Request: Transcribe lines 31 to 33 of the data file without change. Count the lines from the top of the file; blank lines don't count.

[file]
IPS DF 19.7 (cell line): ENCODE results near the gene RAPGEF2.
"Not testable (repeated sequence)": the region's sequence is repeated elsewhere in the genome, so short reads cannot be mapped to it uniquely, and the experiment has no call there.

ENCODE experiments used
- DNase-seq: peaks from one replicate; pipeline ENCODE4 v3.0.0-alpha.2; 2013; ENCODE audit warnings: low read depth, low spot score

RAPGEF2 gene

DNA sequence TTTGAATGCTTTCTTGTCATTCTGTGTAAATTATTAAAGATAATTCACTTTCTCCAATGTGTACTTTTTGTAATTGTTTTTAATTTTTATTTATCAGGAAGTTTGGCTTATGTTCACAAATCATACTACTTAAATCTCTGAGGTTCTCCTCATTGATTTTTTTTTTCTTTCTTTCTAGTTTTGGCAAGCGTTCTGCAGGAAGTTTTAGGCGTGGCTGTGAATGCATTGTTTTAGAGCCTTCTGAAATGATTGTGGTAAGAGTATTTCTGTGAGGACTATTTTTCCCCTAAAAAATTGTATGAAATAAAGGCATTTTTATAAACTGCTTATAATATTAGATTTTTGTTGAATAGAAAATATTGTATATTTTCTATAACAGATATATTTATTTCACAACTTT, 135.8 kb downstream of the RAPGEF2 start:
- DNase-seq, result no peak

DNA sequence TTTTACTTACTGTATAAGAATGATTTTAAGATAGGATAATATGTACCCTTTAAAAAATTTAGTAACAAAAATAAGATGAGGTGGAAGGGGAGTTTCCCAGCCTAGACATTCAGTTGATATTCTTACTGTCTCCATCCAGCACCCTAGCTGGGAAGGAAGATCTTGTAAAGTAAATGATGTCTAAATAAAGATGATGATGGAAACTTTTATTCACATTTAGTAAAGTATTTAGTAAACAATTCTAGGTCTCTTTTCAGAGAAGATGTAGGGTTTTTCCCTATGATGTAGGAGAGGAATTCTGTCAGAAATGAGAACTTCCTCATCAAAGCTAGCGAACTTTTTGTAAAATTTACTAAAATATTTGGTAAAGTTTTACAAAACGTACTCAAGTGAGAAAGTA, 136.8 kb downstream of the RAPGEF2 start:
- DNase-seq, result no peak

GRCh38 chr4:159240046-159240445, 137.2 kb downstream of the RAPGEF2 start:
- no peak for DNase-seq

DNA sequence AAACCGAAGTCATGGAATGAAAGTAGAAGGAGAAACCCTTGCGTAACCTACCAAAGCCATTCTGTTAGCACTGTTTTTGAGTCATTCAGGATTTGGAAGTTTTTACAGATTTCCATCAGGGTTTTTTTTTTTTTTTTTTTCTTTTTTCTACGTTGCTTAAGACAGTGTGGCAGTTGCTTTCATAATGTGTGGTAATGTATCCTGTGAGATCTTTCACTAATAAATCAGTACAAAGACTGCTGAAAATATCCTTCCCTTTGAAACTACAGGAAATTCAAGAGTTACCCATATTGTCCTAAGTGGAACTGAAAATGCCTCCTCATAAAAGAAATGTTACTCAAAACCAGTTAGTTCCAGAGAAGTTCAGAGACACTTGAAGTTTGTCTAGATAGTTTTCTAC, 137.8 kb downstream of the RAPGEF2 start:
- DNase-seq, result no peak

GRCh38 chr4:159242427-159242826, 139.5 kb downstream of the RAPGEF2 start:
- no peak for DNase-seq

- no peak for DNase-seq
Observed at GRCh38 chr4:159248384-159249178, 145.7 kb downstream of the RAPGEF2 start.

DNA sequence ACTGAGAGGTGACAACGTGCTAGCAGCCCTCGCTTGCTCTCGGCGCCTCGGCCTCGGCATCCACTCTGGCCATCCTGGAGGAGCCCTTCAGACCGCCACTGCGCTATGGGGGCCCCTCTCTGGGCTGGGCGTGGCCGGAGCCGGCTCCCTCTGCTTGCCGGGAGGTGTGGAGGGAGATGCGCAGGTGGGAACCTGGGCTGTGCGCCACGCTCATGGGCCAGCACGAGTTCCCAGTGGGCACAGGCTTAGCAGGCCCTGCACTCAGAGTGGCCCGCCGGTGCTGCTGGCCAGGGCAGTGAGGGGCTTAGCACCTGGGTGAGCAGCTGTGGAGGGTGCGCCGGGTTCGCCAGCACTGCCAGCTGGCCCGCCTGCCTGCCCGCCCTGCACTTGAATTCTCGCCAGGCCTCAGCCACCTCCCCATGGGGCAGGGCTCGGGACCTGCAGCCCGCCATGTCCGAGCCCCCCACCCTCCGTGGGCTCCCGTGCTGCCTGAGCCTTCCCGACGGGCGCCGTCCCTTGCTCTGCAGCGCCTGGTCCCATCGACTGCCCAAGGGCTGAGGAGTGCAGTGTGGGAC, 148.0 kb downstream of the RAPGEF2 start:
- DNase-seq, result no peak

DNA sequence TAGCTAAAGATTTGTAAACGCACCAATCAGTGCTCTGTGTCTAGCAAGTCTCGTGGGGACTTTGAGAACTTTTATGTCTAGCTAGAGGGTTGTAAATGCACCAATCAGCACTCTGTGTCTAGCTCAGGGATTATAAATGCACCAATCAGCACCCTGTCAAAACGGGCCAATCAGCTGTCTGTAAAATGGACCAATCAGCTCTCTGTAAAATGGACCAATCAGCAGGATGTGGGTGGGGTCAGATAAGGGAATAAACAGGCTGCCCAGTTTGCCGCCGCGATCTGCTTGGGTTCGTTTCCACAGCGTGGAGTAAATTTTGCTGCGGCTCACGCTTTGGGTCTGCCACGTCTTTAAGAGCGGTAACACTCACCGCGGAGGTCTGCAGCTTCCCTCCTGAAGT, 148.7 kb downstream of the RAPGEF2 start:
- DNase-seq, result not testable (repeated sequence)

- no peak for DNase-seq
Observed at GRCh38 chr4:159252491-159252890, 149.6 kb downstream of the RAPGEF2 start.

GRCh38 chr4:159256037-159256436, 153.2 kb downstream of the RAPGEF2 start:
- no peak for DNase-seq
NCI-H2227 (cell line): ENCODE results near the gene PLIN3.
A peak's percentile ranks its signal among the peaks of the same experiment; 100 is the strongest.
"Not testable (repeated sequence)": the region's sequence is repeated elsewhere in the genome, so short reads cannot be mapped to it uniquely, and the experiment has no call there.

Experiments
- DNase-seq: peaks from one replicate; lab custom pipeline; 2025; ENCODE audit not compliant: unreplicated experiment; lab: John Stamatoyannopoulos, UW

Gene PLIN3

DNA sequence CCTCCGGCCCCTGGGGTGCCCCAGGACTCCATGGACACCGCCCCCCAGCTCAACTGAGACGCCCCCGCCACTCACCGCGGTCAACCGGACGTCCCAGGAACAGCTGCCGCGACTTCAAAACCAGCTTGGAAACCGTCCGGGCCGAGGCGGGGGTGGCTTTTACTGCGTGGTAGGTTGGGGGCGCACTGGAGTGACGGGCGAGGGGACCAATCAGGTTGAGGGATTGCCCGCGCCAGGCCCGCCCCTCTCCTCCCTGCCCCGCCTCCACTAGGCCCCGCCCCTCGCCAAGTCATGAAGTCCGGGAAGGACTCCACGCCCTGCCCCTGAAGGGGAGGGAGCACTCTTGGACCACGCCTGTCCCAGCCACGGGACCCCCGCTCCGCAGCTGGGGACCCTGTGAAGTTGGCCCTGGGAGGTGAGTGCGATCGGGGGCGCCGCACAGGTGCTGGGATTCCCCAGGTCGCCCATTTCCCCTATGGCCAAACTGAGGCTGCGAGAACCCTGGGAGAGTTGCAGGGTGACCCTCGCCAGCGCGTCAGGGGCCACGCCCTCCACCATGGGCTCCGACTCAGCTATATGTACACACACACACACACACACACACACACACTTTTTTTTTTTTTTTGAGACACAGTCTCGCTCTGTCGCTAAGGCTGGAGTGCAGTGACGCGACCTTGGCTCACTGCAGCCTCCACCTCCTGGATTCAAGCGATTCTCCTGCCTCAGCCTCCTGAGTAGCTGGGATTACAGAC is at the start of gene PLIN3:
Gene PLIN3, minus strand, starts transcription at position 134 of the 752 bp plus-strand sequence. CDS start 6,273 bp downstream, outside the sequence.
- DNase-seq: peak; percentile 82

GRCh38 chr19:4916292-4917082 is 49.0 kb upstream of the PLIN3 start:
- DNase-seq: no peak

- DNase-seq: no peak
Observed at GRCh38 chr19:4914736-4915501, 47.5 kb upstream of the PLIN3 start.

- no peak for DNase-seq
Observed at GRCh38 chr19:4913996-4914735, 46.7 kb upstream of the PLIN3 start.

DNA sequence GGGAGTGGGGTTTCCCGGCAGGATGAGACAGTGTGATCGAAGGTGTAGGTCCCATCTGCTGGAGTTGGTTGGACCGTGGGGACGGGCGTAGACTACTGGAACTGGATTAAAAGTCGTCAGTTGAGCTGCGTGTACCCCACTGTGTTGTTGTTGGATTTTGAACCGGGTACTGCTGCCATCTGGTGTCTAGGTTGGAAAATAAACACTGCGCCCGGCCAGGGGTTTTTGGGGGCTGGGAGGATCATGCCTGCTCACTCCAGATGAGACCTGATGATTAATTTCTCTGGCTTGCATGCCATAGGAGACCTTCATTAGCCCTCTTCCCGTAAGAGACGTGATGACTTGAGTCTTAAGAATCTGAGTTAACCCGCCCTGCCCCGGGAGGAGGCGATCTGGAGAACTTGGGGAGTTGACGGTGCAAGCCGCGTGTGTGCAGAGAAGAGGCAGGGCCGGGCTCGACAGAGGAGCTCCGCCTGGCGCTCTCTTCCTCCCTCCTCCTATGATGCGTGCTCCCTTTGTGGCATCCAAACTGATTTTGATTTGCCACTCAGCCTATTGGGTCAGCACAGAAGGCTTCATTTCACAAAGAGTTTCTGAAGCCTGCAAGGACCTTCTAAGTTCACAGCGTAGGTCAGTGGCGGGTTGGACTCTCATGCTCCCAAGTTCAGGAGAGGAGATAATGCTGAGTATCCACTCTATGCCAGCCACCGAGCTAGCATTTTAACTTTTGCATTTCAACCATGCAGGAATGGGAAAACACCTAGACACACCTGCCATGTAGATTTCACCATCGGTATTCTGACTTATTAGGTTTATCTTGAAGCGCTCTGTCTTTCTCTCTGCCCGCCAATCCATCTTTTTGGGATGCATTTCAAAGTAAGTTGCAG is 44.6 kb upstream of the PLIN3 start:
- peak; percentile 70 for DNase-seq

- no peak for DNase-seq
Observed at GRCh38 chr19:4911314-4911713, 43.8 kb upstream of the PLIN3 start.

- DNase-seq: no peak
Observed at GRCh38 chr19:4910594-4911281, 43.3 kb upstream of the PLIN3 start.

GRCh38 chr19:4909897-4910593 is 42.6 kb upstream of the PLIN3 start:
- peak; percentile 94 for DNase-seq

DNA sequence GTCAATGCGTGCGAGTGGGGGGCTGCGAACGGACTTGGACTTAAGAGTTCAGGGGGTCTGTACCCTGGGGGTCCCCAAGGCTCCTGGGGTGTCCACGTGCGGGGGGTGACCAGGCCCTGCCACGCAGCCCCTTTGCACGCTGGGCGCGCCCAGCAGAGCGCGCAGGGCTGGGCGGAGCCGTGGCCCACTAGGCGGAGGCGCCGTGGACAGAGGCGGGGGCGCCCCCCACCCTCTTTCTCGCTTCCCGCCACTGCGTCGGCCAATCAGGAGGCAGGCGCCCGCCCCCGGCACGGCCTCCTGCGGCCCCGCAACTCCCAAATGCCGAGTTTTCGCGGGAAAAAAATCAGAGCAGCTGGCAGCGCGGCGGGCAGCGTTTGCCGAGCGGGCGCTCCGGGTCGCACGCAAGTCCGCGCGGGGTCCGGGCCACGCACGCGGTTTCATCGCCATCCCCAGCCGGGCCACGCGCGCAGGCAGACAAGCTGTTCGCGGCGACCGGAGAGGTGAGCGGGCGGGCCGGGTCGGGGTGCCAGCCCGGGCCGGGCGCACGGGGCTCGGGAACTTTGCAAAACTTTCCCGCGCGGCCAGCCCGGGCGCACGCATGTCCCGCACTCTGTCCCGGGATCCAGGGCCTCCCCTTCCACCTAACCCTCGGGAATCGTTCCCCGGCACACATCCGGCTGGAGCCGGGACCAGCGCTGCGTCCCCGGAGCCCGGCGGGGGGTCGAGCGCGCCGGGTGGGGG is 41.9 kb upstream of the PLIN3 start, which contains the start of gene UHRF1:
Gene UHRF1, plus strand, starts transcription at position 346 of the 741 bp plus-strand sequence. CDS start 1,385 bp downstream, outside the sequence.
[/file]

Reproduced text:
Gene PLIN3

DNA sequence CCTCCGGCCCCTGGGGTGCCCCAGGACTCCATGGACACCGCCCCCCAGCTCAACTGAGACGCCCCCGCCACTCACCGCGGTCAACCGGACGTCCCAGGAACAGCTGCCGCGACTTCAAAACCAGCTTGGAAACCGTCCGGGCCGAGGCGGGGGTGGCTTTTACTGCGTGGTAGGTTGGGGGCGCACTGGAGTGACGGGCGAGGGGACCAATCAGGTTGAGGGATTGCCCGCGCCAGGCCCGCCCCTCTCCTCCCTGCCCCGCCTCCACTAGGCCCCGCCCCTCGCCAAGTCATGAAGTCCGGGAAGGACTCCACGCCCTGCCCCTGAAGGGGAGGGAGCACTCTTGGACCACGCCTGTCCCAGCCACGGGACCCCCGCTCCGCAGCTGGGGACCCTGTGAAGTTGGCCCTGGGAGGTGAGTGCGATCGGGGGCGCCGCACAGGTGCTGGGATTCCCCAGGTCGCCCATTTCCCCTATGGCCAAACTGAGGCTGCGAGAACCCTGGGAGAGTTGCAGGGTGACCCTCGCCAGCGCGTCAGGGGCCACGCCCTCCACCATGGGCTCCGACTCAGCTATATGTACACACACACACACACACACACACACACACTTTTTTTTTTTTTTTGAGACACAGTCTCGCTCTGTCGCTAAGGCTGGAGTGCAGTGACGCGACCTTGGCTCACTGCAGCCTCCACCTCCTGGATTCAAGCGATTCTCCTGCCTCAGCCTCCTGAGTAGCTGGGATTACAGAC is at the start of gene PLIN3:
Gene PLIN3, minus strand, starts transcription at position 134 of the 752 bp plus-strand sequence. CDS start 6,273 bp downstream, outside the sequence.